E-bike motors are rated based on CONTINUES output, i.e. how much power the motor can sustain without overheating. In actual use, transient power output frequently goes a lot higher than the nominal rating; while accelerating or hill climbing, for example.

    See here for how much (sustained) power you actually need for a bike. Going 20mph into a 15mph headwind on the flat, it tells me you need 290W total. 386W is enough to get you up a 3% grade with 15mph headwind at 10mph, carrying 150lb of payload.

    https://www.exploratorium.edu/cycling/aerodynamics1.html

    > Unenforceable anyway.

    It’s no more or less enforceable than emission control on cars. As long as the stuff being sold conforms to the standards, then nobody is too worried if a few hobbyists “mod” their bikes otherwise.

  • Joe R.

    Personally, I’d rather have the allowed speed increased from 20 to 25 or 30 mph. In the outer boroughs especially 30 mph would be very useful. It would also let you keep up with motor traffic in a lot of places.

    As for power, more is always better but 750 watts is sufficient to go 30 mph either into a 15 mph headwind or up a 2% grade. It’s sufficient to go about 35 to 40 mph on a level road with no wind. That actually meshes with my experience on a pedal bike. My peak output now is about 750 watts, but only for the 5 or so seconds it takes me to accelerate to 20 mph. In my prime I could hold this output for a few blocks. I usually hit about 35 mph on level roads with no wind before pooping out.

    As Elizabeth F mentioned, the 750 watt rating is continuous, not momentary. Assuming the battery can put out the power, electric motors can run at 50% to more than 100% above their rated output for short intervals.

  • AnoNYC

    I was concerned how it would impact businesses that would abide by the rules when wanting to use vehicles like this:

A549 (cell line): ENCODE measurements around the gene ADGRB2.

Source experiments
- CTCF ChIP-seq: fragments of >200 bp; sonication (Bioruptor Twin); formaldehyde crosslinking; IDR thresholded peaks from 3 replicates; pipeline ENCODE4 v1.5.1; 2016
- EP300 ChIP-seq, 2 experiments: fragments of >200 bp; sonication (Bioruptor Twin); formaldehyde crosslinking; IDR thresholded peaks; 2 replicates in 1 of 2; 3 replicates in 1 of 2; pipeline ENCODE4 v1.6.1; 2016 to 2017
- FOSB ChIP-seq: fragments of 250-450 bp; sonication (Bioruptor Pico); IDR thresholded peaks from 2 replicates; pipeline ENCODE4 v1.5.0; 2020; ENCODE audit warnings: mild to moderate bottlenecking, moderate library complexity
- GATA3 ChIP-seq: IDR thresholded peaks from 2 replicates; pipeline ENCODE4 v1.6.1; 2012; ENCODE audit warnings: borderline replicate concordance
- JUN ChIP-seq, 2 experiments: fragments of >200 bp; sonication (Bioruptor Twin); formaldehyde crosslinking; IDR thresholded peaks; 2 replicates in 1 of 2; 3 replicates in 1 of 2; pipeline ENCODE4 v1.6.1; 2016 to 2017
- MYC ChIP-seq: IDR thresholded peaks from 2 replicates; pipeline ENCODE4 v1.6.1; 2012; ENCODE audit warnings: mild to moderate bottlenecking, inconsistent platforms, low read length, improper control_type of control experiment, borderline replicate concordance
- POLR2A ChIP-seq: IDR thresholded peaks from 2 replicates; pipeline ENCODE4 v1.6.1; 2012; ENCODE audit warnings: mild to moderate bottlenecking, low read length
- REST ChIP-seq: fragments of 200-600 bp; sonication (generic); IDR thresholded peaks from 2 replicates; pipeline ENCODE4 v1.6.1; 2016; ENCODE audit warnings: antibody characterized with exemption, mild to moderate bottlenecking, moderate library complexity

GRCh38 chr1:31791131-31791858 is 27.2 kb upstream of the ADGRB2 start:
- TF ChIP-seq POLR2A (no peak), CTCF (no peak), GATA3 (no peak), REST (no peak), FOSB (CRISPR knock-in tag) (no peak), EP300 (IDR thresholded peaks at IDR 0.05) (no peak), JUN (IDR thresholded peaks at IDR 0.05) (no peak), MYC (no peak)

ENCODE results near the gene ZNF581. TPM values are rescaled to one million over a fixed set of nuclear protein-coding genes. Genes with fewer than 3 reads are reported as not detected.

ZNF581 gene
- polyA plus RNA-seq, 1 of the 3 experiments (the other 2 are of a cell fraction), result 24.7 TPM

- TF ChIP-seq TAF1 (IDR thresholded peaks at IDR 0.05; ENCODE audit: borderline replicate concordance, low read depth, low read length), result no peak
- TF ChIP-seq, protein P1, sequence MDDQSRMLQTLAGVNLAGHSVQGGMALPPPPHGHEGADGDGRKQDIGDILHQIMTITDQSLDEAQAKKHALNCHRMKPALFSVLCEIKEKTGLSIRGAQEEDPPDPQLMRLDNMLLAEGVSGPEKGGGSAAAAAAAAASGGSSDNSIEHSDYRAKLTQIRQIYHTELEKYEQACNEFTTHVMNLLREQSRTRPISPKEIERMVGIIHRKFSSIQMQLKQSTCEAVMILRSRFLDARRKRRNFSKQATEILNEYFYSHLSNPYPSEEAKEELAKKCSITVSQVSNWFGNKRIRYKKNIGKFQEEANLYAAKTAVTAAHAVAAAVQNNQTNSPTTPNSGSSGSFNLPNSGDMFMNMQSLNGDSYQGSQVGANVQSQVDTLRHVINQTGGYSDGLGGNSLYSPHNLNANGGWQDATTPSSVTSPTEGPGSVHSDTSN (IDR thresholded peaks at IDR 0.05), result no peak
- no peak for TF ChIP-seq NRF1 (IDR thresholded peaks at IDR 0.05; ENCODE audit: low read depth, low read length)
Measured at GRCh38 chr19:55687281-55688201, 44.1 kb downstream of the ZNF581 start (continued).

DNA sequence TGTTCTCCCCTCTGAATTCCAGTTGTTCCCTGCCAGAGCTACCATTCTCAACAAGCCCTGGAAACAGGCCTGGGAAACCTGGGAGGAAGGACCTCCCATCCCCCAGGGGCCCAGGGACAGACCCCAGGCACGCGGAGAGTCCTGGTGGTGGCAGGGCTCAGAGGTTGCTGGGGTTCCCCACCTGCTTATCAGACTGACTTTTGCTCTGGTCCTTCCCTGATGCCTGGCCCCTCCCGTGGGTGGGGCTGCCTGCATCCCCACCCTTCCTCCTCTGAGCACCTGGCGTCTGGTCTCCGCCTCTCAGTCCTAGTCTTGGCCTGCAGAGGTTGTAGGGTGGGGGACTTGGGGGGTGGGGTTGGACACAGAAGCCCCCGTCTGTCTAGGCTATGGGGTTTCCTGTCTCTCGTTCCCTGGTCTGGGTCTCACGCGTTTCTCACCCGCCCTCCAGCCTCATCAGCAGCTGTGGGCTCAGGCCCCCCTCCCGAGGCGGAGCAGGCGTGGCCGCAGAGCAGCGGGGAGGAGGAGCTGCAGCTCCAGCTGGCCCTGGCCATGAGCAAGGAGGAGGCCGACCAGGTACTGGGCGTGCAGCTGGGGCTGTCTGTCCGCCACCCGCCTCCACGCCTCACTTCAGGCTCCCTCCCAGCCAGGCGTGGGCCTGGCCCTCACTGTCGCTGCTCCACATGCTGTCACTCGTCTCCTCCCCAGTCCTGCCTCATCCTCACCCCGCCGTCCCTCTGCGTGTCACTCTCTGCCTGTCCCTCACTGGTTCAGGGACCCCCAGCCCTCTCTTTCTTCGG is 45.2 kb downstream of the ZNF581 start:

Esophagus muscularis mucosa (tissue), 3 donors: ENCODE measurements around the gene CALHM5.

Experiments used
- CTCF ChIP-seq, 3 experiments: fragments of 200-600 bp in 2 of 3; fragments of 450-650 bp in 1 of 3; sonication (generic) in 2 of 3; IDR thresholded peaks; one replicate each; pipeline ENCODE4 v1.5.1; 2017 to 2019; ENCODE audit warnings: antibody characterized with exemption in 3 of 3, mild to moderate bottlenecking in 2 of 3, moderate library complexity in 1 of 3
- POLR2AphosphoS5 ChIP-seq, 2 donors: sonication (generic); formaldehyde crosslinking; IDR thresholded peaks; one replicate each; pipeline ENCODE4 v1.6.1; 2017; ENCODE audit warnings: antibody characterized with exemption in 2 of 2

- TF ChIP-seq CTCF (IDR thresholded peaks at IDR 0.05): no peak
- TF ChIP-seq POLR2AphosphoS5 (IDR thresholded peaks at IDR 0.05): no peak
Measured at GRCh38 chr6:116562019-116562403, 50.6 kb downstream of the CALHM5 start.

https://www.electricbike.com/wp-content/uploads/2013/11/UPSgermany.png

  • AnoNYC

    Another example of why I was concerned that a 750 watt limit can pose an issue:

    http://www.ebikeportal.com/wp-content/uploads/2015/05/cargo-ebike-dhl-672×372.png

  • Joe R.

    I see your point if you’re talking vehicles like that. 750 watts would probably limit something like that to maybe 15 mph. And much less on any kind of grade.

  • Joe R.

    I think as those get more popular the regulations will probably evolve to account for them. Maybe allow 2 or 3 kW for a vehicle like that. That would be sufficient to go 20 mph under most common circumstances.

  • AnoNYC

    UPS is already experimenting with these vehicles in Pittsburgh. DHL in Europe. NYC would be a natural place to try it out but our law restricts them.

  • Elizabeth F

    The vehicle shown fits the definition of “bicycle” in NYC, it fits the federal definition of “e-bike” and it does not fit the NYC definition of “motorized scooter.” Therefore, it is legal TODAY in NYC. There are companies already in NYC building and testing similar vehicles.

    Also of note… the vehicle shown above is almost certainly in Europe, where e-bike regulations are more stringent than those in NYC: 250W and 25 km/h max.

  • Elizabeth F

    This vehicle has four wheels (not 3), and therefore does not fit the definition of “bicycle” in NYC. It is not legal on the roads today.

    DHL is a big company. If they want to use these in NYC, they have plenty of resources to lobby for it.

  • Elizabeth F

    Please be clear how our law restricts them. Not because they are pedal assist (that is legal TODAY in NYC) or because they need >750W (they don’t). But because they have four wheels, not 3. Three-wheel delivery vehicles are legal in NYC, and they exist.

  • Elizabeth F

    Also of note… delivery vehicles like the one shown should NOT be going 20mph, especially not in the bike lane!!! I accompanied a prototype delivery vehicle in NYC, and it worked; but everyone agreed that 10mph seemed like an appropriate and safe speed for it. The lower speed (compared to a regular e-bike) means less power needed, given the mass.

  • Jason

    “They’d be legal with one less wheel!” doesn’t exactly seem like a
    compelling argument for why we shouldn’t just legalize such vehicles
    with a fourth wheel.